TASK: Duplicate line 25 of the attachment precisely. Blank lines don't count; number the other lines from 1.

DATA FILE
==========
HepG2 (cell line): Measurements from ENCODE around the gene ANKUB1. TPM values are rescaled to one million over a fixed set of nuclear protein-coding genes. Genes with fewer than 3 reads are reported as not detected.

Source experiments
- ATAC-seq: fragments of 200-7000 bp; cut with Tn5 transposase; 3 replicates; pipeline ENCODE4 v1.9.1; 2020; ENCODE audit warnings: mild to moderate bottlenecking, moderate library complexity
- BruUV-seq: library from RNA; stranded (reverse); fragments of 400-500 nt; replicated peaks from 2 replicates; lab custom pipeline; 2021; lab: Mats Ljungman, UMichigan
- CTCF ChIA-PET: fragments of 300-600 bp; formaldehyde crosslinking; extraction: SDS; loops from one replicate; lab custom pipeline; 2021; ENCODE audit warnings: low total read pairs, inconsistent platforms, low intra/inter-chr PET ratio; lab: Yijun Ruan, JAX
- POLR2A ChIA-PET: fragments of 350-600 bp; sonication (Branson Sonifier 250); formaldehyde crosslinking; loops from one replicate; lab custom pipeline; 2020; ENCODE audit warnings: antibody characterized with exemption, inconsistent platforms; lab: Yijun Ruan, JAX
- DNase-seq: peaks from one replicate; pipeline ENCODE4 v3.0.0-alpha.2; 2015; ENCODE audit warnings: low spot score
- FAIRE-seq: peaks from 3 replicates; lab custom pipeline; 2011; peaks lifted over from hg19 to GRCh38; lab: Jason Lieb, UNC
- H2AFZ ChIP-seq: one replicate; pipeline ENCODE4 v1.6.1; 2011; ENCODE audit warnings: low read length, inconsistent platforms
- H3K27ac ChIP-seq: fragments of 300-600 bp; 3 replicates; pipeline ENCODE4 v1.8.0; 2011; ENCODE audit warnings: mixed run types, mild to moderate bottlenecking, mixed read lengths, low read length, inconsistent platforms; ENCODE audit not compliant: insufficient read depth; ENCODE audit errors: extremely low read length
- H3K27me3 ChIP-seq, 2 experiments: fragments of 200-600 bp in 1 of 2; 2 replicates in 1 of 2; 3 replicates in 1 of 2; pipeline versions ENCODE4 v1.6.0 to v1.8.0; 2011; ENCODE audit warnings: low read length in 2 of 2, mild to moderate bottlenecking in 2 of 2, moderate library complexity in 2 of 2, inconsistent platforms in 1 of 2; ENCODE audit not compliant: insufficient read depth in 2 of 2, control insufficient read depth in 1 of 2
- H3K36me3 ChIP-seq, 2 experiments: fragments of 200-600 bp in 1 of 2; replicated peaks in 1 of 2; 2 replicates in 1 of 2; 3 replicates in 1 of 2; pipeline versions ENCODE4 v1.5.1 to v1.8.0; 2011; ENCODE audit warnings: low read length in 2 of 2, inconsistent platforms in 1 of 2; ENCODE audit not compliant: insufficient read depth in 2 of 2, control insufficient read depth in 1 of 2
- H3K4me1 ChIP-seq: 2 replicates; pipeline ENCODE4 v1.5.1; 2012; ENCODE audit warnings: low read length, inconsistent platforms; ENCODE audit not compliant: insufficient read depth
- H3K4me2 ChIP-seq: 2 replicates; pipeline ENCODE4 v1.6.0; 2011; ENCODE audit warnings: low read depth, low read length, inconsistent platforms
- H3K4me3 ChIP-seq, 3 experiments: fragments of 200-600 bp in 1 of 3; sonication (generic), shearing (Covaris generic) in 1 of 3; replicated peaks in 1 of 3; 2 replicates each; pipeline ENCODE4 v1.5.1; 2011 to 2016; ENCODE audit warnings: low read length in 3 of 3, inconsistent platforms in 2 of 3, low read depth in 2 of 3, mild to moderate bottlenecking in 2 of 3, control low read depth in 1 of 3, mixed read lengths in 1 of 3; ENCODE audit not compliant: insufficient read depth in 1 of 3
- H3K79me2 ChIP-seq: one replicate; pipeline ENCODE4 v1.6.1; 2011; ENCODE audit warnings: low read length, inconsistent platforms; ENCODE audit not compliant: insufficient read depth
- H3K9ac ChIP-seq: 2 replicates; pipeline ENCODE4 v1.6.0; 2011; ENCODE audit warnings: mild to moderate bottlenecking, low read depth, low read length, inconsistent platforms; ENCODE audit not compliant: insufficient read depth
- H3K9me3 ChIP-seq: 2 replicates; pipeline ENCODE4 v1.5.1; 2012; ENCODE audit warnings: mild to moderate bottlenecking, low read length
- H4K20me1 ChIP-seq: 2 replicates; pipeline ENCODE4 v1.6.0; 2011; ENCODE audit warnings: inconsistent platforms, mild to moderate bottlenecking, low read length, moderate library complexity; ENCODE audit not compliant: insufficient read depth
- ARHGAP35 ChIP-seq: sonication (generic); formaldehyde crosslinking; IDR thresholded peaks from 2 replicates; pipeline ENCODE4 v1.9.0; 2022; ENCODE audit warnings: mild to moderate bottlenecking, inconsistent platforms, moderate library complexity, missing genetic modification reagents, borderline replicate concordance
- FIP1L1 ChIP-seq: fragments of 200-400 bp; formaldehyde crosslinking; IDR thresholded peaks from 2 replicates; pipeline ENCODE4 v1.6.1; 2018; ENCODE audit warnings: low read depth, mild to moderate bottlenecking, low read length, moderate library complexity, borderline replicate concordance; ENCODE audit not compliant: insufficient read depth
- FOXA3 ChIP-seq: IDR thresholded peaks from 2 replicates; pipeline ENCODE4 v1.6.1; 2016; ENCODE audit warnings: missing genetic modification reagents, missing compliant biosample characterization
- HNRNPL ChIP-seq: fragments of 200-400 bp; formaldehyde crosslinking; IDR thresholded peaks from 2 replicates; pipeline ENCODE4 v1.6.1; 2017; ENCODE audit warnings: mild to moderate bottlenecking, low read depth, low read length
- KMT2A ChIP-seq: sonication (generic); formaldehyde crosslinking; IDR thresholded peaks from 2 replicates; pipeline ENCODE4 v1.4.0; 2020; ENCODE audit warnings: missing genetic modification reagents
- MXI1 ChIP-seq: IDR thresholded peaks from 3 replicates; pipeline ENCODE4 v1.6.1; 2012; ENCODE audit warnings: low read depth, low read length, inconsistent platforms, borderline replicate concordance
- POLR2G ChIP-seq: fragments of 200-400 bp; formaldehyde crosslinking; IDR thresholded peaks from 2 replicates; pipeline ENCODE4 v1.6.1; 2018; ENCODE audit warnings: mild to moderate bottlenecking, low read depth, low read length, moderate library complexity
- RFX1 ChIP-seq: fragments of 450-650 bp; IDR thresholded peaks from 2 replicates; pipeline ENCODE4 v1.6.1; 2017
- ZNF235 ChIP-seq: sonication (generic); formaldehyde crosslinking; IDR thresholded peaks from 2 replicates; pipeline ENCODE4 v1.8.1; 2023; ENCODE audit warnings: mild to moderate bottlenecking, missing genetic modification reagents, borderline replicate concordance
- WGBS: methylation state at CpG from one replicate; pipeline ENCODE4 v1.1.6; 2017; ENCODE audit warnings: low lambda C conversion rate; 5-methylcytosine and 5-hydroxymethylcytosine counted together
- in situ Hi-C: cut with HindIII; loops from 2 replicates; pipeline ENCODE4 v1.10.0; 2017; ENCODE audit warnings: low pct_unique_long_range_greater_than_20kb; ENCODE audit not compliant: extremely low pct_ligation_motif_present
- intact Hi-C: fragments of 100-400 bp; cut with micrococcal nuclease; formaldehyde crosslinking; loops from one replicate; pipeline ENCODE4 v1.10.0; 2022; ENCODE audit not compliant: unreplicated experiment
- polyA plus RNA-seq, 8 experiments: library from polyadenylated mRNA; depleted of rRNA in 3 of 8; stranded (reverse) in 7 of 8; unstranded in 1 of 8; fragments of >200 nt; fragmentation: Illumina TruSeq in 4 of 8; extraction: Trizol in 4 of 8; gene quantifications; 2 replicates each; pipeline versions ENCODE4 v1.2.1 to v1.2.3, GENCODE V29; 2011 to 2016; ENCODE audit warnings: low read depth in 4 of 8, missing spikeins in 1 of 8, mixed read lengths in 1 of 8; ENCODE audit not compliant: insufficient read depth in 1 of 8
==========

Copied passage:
- MXI1 ChIP-seq: IDR thresholded peaks from 3 replicates; pipeline ENCODE4 v1.6.1; 2012; ENCODE audit warnings: low read depth, low read length, inconsistent platforms, borderline replicate concordance